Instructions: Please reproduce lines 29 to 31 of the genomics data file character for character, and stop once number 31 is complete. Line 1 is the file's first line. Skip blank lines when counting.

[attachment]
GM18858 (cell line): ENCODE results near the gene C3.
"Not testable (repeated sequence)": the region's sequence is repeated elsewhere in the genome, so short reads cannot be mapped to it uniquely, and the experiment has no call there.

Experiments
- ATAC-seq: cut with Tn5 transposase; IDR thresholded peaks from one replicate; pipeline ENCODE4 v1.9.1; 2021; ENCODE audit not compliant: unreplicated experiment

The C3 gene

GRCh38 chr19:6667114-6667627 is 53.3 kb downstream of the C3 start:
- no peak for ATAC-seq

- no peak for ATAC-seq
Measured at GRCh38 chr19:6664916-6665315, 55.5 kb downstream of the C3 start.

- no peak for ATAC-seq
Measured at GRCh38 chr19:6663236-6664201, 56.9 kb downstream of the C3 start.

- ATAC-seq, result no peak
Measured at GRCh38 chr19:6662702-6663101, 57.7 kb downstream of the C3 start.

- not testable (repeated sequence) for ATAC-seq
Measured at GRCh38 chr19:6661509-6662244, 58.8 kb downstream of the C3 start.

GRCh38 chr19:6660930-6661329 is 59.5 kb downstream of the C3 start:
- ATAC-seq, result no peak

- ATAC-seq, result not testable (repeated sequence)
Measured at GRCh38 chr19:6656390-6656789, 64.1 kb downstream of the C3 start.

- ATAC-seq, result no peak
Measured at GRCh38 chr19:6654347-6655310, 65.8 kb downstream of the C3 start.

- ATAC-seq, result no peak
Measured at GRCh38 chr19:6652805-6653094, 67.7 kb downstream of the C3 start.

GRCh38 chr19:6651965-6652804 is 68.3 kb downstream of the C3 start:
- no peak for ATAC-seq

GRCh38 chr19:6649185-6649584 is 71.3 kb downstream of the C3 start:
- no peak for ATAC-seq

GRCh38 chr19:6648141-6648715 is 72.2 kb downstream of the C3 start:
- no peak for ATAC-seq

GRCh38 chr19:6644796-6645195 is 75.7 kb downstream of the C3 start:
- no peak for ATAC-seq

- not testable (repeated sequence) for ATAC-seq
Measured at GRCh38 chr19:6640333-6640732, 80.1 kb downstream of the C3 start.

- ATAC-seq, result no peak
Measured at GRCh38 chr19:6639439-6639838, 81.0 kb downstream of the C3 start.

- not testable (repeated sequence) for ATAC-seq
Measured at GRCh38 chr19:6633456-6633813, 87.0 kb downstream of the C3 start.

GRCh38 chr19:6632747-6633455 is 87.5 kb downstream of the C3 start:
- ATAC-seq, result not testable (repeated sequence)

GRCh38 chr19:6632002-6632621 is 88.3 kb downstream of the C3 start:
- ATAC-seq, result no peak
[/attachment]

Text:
- no peak for ATAC-seq

GRCh38 chr19:6644796-6645195 is 75.7 kb downstream of the C3 start:
- no peak for ATAC-seq